Friday, January 21, 2022

Six Questions for Hatteras Mange, Founder/Editor-in-Chief, Diet Milk Magazine

Diet Milk Magazine publishes prose to 7,000 words, poetry, and art. “Neatly genred or genre-bending, classically styled or modern, we want your prettiest, most pungent dread.” Read the complete guidelines here.

SQF: Why did you start this magazine?

Hatteras Mange: I started Diet Milk Magazine out of love for Gothic writing and art. It's a rich, entertaining genre and I wanted to give creators who love it as much as I do a place to share their work.

SQF: What are the top three things you look for in a submission and why?

HM: What we most look for is

  1. entertaining concepts; 

  2. interesting use of/twists on classic tropes; and 

  3. a distinct style. In our opinion, these are the building blocks for any good piece. A solid plot with interesting characters, grounding in the genre, and a fresh voice or art style are musts for a submission to catch the team's eye.

SQF: What most often turns you off to a submission?

HM: Submissions falling wildly outside the guidelines (exceeding allowed word count, etc.) are immediate turn offs. Our rules exist for a reason, and not following them shows either a lack of interest in the magazine or lack of respect for the work we do.

SQF: What do you look for in the opening paragraph(s)/stanza(s) of a submission?

HM: We look for distinctive voices, interesting use of language, catchy characters, and immersive settings. We want to be sucked into the world your story or art is set in. Fresh takes on classic tropes and themes are also something we keep an eye out for. We love to see genre adaptations and updates!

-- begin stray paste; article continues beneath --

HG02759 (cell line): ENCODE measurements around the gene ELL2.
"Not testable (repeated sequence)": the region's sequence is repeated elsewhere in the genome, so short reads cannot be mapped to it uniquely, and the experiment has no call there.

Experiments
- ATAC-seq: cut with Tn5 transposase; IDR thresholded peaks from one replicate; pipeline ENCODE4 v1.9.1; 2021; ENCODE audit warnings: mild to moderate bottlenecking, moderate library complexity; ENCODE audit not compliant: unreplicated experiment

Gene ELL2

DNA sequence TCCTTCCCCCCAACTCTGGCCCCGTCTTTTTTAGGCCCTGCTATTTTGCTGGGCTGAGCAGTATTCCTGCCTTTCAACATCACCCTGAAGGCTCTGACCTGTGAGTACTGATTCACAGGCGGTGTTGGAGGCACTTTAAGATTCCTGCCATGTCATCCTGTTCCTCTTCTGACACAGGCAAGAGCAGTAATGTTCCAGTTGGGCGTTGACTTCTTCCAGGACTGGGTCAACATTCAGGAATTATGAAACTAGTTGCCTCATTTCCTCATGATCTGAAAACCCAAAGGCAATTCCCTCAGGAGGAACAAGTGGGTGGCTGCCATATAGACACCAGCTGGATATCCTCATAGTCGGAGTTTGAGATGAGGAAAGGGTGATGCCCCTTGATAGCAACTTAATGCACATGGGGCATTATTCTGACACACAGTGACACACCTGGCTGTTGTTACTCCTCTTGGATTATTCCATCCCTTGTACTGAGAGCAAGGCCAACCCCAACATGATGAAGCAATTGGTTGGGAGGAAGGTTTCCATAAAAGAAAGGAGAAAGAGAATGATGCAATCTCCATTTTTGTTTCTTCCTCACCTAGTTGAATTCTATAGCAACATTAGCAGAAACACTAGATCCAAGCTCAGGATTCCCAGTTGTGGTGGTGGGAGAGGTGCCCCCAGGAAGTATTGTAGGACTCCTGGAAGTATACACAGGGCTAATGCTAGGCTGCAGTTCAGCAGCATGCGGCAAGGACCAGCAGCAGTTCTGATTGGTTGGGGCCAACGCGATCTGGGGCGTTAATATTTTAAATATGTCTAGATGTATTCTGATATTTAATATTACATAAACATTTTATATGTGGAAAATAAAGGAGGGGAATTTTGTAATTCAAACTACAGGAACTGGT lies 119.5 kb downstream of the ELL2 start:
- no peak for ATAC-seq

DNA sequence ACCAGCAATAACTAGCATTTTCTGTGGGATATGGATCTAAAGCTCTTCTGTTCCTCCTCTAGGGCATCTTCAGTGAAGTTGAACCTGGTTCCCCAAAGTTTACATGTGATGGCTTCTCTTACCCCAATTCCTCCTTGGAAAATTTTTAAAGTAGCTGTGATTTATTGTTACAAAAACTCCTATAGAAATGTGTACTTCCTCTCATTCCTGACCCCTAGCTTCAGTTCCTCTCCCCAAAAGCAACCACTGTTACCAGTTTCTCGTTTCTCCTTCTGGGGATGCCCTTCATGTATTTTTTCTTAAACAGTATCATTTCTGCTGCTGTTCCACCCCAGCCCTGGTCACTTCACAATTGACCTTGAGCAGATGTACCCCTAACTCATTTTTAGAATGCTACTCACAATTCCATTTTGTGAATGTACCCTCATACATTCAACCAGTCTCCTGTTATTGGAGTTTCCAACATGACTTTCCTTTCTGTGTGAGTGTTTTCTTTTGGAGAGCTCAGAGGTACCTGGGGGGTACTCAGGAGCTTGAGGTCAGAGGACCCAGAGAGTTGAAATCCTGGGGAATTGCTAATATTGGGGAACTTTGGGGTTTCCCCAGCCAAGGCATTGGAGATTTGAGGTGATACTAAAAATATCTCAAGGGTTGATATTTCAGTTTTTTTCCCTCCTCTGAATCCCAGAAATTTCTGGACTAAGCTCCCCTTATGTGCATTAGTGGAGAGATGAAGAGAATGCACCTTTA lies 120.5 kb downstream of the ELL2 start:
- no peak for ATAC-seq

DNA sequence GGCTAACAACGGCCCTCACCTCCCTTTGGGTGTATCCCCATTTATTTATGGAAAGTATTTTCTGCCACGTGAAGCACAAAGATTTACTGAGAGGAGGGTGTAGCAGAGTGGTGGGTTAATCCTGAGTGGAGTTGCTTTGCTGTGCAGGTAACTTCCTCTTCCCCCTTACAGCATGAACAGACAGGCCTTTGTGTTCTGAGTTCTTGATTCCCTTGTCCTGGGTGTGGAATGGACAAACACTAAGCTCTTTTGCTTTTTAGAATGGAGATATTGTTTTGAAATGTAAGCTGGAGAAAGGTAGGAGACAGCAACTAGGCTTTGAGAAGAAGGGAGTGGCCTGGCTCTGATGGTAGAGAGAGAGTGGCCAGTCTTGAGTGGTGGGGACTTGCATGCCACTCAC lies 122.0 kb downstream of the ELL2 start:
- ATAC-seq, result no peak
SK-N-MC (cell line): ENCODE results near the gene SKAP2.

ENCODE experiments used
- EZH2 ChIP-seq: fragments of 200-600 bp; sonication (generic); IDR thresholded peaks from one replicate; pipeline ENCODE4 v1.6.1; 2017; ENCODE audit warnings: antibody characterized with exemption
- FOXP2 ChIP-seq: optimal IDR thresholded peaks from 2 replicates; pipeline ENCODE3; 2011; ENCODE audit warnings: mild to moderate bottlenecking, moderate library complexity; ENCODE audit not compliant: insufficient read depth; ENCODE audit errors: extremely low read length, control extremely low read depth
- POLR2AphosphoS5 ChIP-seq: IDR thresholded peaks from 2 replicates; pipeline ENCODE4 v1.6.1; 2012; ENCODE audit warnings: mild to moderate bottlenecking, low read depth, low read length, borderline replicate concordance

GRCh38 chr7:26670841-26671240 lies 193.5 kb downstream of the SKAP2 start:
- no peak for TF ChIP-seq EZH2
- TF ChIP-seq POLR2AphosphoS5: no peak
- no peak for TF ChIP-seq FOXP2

SQF: Many editors list erotica, or sex for sex sake, as hard sells. What are hard sells for your publication?

HM: Erotica is a hard sell for us. Sex or erotic imagery is fine, but it should impact the plot and shouldn't be explicit. Plays, lengthy comics, and young audience stories (middle grade) would have to knock our collective socks off to be accepted.

SQF: What one question on this topic do you wish I'd asked that I didn't? And how would you answer it?


Q: What do you want authors/artists to know about rejections?

A: While some rejections are made for hard and fast reasons (ex: falling outside acceptable word count length), most are subjective. A piece of writing or art being passed on by our team doesn't mean it isn't good. We're a small publication, and as such have to be extremely selective. We encourage anyone who receives a rejection to submit again in the future, and we mean it! We'll never get tired of seeing your name in our sub box.

Thank you, Hatteras. We all appreciate your taking time from your busy schedule to participate in this project.

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